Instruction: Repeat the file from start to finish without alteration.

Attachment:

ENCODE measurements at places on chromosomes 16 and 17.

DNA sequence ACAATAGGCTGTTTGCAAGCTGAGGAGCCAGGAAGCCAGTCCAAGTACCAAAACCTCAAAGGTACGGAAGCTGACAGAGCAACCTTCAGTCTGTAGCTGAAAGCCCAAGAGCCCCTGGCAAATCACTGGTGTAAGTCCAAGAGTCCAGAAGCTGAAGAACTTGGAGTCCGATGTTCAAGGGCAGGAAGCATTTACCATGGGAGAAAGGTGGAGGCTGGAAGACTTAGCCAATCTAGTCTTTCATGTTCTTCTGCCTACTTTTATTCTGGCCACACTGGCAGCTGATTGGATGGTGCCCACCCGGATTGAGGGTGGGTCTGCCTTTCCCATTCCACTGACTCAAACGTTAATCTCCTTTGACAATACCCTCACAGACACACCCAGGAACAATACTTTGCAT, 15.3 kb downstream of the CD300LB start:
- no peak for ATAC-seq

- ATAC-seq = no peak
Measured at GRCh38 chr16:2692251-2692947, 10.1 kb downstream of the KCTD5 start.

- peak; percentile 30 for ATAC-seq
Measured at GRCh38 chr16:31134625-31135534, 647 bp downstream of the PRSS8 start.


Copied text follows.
ENCODE measurements at places on chromosomes 16 and 17.

DNA sequence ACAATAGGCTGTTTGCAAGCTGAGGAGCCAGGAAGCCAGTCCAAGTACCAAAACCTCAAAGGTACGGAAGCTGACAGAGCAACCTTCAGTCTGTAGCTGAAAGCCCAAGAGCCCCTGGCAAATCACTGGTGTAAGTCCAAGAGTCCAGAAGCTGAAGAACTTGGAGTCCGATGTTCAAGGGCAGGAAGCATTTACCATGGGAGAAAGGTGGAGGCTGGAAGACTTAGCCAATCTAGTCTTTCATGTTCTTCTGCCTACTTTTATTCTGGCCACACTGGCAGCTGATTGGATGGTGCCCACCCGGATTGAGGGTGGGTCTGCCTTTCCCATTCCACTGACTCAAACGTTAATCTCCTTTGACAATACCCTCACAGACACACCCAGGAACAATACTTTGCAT, 15.3 kb downstream of the CD300LB start:
- no peak for ATAC-seq

- ATAC-seq = no peak
Measured at GRCh38 chr16:2692251-2692947, 10.1 kb downstream of the KCTD5 start.

- peak; percentile 30 for ATAC-seq
Measured at GRCh38 chr16:31134625-31135534, 647 bp downstream of the PRSS8 start.